There’s something irresistible about the work of artist Kayla Mattes. Her bright, large-scale tapestries combine a folky, fuzzy 70s vibe with digital culture visuals — in particular, the user interfaces of the not-too-distant, yet already quaint-seeming past. “I’ve always been really interested in the naïvete of the old Internet,” she says. “How people were, for the first time, becoming familiar with actually using the Internet and building websites and doing it in this way that was very free — like people were okay with using bright pink text against purple backgrounds. Back then the web was so unleashed.” Things have gotten more sophisticated but also more staid, at least in terms of what’s considered smart design. Mattes’ tapestries are a kind of antidote to that, and to the disconnection and depersonalization that spending hours online can sometimes leave you feeling. Her work is plugged in to all the technology we take for granted but she recontextualizes it, slows it down, and the effect is immersive, dizzying, a little chaotic, and oddly comforting.
After graduating from RISD in 2011, with a BFA in textiles and the technical expertise gained from that program, Mattes was initially drawn towards design. She started a jewelry line and considered knitwear, but has since moved in a more conceptual direction. For the past year, she’s primarily been focused on making tapestries in her home studio in Portland, Oregon, where she landed a couple of years ago after a short stint in LA. “It’s a small city but I’m never bored here. And it’s such a beautiful place.“ She’s been able to work mostly full-time on her art while teaching some textile and weaving workshops at the WildCraft Studio School, an arts center in the stunningly scenic Columbia River Gorge.
The contrast between the natural beauty of her surroundings and her creative fixation on screen life has been a productive one. So has working in a medium that is both an ancient craft, and, with the invention of mechanical looms, a precursor to computing. “Part of the reason I use weaving for this subject matter is I definitely see parallels between digital references and the loom. There’s this mathematical process to weaving and there’s a grid that creates some limitations that in a lot of ways parallel the references I’m using.”
While Mattes is “excited about making the tapestries the main part” of her practice, she’d like to “be working more in other realms” too — including sculpture and installations. We’re eager to see where her process takes her, but also very happy to get a closer look at where she’s at now.
In the parallel universe of false starts, where every cabinet is filled with tools you’ll never use again and every heart with ideas that didn’t stick, artist Christy Matson is a welcome presence, a reminder that sometimes lost things have a way of finding you again. Matson bought her first loom before she’d ever woven, certain that she would take immediately to the repetition and logic of it: “I was, like, I’m going to love weaving, I just know it! I had never met a textile-related process I didn't like,” Matson says. “And then I took a weaving class the next semester and hated it. I thought, this is it? This is boring.”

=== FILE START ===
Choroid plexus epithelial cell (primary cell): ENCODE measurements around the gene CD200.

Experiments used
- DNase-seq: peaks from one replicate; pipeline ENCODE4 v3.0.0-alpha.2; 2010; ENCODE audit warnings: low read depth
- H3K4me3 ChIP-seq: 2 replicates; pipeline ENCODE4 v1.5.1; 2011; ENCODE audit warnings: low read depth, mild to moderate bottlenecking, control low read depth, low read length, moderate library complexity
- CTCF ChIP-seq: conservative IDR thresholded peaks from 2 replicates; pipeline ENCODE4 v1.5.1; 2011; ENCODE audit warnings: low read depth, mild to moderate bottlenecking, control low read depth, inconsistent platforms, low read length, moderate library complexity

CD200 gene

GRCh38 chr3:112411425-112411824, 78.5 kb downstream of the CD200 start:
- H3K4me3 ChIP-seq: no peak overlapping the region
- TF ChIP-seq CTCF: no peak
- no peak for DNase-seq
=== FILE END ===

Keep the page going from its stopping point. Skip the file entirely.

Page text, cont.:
There are few people who get the opportunity to uproot, relocate, and be instantaneously welcomed by a community of powerful and creative women. But Maryanne Moodie — the Melbourne, Australia native who settled in Brooklyn last year after her husband got a job a Etsy — did just that. Since arriving, she says, “I’ve been able to meet and forge fast friendships with so many amazing textile ladies — inspirational women who are creative as well as business focused. I’ve had the chance to collaborate professionally with them — as well as down a few glasses of wine over plans for world domination.”
If I was a bit late to the Hannah Waldron party, only discovering her work in May at the Here & There exhibition that Field and Various Projects put on during our Noho Design District event, it's probably only because I have a deep, embarrassing secret that, until today, I've never admitted publicly: I don't know why, but I just don't like most contemporary illustration all that much, particularly when it's figurative. Which means that I can sometimes throw the baby out with the bathwater, failing to notice the work I do love because I'm so busy filtering out the work I don't. Waldron definitely falls into the former camp for me, probably because she has such an intricate, graphic style — she's more influenced by the Bauhaus, for example, than the aesthetics of street art or cartooning. The woven Map Tapestries she exhibited at Here & There (and previously at Rossana Orlandi gallery in Milan this past April) feature long, abstract representations of her journeys from one place to another, plotting the transition in landscape between, say, Tokyo and a hot spring in Japan's Gunma prefecture (pictured above). Check out some of Waldron's works in this lovely Q+A, excerpted below, that ran recently on Designboom.